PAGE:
Right thing, Right time, Wrong Spokesperson

October 16, 2010

I’m delighted to see that Peter Robinson has tackled the Catholic Church’s hold on education in Northern Ireland  (story).  Not because I’m a bigot, but because I believe the system produces bigots.

Indeed, a true bigot would surely want the system to stay the same with Catholic children educated in Catholic schools and Protestant children educated in state (but by default Protestant) schools.

There are a number of problems with the current system.  Robinson has correctly pointed out, as I have been harping on about for years, that the current system creates segregated education which, as he terms it ‘benign apartheid’.  I’ve always wondered if we would believe America was past racism if children of different colour were educated in different schools, and yet in NI we expect to transcend sectarianism while children of different religious backgrounds are educated separately.

Indeed it isn’t until a child is 16 and entering the workplace, or 18 and entering third level education, that they are exposed to significant numbers of the religious community which they have had minimal contact with.  By that time the opinions of their peers and their parents have taken root, and, if not sectarianism then certainly suspicion has taken root.  I’ve seen it, I’ve been a part of it, and I want nothing to do with a system which educates children separately based on their religion.

It is especially dangerous for this generation who are not offered the same opportunities for cross community projects that children were ten years ago.

There’s also the problem of what is being taught – I remember a teacher in my state/protestant school teaching Irish history with a certain bias, knowing she had a certain audience.

Robinson has said the right thing, and whilst it holds power coming from the First Minister, the Catholic community need to hear it from one of their own, otherwise it might justbe spun by nationalists as a bigoted diatribe or a hypocritical ideal (like here, for example)

The SDLP need to really think about their beliefs on this one.  SF won’t back it, but Ritchie et al need to reflect the ethos of a party that did so much for NI in moving towards a shared community.


A slimmer Executive?

May 22, 2009

On Monday, a debate was had in Private Members’ Business to restructure the Northern Ireland Executive and Assembly, essentially to reduce the disproportionate number of representatives that Northern Ireland has.  The UUP motion (following Cameron’s example of reform?) was supported by Alliance and the DUP, an ammendment was propsed by the SDLP and it was rejected by SF.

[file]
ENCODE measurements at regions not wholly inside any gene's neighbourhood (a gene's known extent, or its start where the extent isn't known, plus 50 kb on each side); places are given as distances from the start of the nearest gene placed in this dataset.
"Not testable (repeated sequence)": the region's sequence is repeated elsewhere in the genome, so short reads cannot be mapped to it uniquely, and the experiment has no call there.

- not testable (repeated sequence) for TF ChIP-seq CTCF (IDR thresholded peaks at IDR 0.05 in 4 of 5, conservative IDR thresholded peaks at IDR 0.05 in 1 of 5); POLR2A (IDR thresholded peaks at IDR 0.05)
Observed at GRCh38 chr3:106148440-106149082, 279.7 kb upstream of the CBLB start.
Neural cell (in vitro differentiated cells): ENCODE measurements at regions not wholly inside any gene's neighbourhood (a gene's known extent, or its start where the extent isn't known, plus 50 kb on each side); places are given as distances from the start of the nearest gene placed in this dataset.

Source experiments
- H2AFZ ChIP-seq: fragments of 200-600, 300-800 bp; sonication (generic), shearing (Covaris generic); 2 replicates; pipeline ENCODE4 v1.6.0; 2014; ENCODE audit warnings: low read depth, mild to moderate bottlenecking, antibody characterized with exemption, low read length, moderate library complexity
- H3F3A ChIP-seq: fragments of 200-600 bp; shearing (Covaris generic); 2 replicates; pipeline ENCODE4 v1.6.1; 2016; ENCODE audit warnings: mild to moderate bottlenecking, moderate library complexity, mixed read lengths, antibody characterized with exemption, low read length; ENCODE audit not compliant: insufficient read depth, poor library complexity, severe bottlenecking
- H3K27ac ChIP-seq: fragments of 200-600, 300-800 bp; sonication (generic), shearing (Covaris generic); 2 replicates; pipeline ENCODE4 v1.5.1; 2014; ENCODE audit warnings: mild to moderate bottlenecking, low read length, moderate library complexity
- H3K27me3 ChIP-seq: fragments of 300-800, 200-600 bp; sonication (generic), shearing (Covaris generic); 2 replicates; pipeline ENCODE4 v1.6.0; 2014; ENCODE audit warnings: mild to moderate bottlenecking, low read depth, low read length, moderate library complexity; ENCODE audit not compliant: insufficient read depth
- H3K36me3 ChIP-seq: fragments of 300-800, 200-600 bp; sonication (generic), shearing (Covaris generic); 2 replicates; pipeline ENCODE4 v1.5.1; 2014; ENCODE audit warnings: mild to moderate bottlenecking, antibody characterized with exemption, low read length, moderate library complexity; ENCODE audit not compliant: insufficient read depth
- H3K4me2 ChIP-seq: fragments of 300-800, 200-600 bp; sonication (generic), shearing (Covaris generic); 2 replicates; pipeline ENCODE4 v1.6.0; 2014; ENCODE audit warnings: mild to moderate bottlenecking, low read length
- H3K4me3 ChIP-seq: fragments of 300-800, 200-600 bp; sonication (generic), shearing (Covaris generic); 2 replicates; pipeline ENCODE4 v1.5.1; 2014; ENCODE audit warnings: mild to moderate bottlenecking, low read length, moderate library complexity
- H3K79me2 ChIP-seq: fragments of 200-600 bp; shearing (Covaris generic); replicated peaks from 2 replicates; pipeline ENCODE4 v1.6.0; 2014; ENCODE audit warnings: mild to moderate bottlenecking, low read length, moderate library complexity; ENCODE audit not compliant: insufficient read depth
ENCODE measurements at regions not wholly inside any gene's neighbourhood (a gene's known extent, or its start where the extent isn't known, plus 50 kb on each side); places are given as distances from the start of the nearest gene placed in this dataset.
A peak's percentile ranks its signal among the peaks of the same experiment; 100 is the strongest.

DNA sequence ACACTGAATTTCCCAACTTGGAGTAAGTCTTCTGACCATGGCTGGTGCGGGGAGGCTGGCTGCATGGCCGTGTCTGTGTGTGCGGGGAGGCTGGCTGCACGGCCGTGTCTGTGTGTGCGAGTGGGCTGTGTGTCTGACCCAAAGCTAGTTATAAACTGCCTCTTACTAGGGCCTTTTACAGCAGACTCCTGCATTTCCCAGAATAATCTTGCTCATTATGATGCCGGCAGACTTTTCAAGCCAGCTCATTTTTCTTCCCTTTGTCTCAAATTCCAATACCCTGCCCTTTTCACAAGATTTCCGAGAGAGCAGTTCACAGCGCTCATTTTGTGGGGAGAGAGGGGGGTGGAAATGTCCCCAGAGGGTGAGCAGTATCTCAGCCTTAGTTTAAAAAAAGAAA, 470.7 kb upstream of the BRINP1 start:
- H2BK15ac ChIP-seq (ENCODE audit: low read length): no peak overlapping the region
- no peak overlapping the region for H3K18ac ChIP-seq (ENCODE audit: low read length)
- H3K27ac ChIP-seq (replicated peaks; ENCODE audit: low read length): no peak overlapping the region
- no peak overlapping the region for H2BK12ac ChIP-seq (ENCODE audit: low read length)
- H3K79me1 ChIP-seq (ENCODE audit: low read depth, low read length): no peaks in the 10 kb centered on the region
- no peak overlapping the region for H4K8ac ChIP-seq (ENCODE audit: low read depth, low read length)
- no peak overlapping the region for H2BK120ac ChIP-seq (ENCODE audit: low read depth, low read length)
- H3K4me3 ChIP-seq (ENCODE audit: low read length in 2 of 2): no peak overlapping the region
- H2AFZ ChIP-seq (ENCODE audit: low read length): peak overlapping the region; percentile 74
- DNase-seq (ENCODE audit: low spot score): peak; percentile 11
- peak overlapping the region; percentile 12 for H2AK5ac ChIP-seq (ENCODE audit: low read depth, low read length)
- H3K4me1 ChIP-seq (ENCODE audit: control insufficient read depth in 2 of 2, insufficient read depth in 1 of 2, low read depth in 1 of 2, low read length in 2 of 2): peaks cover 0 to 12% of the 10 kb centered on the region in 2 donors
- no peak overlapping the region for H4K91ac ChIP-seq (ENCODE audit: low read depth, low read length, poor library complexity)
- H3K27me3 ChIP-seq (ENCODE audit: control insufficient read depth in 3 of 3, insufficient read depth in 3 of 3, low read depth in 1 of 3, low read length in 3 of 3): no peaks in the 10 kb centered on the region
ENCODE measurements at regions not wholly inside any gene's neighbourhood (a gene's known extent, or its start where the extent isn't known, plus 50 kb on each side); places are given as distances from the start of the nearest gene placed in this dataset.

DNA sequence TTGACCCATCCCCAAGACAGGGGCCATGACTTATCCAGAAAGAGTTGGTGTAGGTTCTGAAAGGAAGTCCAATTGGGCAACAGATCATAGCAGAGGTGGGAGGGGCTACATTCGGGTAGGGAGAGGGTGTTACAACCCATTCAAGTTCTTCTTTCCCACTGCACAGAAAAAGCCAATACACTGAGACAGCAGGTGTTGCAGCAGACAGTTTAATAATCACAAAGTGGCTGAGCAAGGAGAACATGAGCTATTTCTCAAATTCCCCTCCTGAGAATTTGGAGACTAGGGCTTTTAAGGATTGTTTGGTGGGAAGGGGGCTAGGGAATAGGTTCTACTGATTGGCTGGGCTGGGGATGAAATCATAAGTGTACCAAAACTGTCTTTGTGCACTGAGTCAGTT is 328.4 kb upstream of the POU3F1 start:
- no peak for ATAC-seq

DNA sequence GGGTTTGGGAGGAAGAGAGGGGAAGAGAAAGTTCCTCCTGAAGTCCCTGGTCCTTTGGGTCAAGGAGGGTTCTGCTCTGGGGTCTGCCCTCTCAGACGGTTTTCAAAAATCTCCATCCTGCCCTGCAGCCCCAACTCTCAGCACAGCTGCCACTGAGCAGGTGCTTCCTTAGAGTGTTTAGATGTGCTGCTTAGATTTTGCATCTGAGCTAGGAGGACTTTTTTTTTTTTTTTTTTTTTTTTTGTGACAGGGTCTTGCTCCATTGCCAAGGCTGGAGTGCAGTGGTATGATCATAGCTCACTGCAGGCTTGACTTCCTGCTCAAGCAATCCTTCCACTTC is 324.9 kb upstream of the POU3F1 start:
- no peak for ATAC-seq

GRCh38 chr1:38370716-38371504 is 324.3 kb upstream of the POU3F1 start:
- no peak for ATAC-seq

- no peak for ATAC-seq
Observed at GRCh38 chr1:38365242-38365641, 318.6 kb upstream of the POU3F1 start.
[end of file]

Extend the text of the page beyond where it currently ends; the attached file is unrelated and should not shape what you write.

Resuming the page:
The motion:

That this Assembly supports, in principle, the restructuring of the Northern Ireland Executive and the Assembly in order to improve the efficiency and effectiveness of government; and calls on the First Minister and deputy First Minister to update the Assembly on the proposals for the creation of an Efficiency Review Panel, as announced on 9 April 2009, and to agree to implement a review and produce a report on the issue of the number of MLAs and government Departments in the next Assembly, within the next six months.

You can read the transcript of the debate here

Let Duffy Run

May 5, 2009

Colin Duffy, dissident republican and the man accused of the Massarene Murders, is thought to be considering standing for the upcoming European elections, held in a month’s time

Colin Duffy

 Those surrounding Duffy claim there is a 50/50 chance of him standing.  I’ve thought about it, and actually I’m in favour of such a move.   

Obviously recent actions of so-called dissident republicans are absolutely repulsive, and I wouldn’t support him as a candidate.

Yet if he runs, it’s an opportunity to expose the lack of support dissident republicans have.  It’s one thing to say they only have under 200 members, who if discovered are prone to police questioning, and potential imprisonment.  It’s another thing to say that a small percentage of the nationalist community supported them in a secret ballot.

Of course, it’s just speculation that they would get hardly any of the vote.  Duffy might present an option for dissatisfied nationalists in the same way Jim Allister presents an option for dissatisfied unionists (oh how he would despair at the link!).  If so, if a sizeable number of nationalists are so dissatisfied with the SF leadership that they would vote for active terrorists, then we will see just how deeply mired in our past we are. 

And lastly, finances.  The dissidents are not well financed, and do not have anywhere near the resources the Provisionals had throughout the Troubles.  So if they spend a significant lump of the money they have on electioneering and not on weapons and training, then bring it on.

Gerry the Prod?

April 27, 2009

An article in today’s BT (quoted here at the Indy) attributes some interesting quotes to Gerry Adams talking about faith with Gay Byrne as part of a series on the spiritual beliefs of public figures.

“I have formed an opinion,” he says to Byrne, “and it’s probably a Protestant thing, that the notions of having some sort of middle-man isn’t altogether necessary.” He admits he hasn’t gone to confession “in years,” preferring to speak directly with God.
When asked on the matter of Transubstantiation and whether the elements are the real body of Jesus Christ, he replied unconvincingly “Who knows?”
With these comments perhaps alienating some ardent Catholics, and McGuinness seen by many nationalists to be ‘in bed’ with the DUPers, just how are SF perceived amongst their traditional base? I’d love to see some poll data…